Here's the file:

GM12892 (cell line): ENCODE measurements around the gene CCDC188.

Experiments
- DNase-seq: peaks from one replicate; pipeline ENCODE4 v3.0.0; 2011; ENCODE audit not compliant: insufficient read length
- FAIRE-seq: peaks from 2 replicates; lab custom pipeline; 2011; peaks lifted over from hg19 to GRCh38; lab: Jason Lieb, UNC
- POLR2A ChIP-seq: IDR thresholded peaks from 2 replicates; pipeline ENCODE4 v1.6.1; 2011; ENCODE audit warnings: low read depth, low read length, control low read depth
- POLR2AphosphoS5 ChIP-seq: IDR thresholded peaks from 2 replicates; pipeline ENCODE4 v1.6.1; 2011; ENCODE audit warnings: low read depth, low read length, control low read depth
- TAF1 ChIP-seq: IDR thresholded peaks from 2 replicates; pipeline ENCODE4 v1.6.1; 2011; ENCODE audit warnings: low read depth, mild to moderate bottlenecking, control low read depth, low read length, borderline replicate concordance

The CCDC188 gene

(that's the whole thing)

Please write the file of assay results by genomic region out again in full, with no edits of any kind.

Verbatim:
GM12892 (cell line): ENCODE measurements around the gene CCDC188.

Experiments
- DNase-seq: peaks from one replicate; pipeline ENCODE4 v3.0.0; 2011; ENCODE audit not compliant: insufficient read length
- FAIRE-seq: peaks from 2 replicates; lab custom pipeline; 2011; peaks lifted over from hg19 to GRCh38; lab: Jason Lieb, UNC
- POLR2A ChIP-seq: IDR thresholded peaks from 2 replicates; pipeline ENCODE4 v1.6.1; 2011; ENCODE audit warnings: low read depth, low read length, control low read depth
- POLR2AphosphoS5 ChIP-seq: IDR thresholded peaks from 2 replicates; pipeline ENCODE4 v1.6.1; 2011; ENCODE audit warnings: low read depth, low read length, control low read depth
- TAF1 ChIP-seq: IDR thresholded peaks from 2 replicates; pipeline ENCODE4 v1.6.1; 2011; ENCODE audit warnings: low read depth, mild to moderate bottlenecking, control low read depth, low read length, borderline replicate concordance

The CCDC188 gene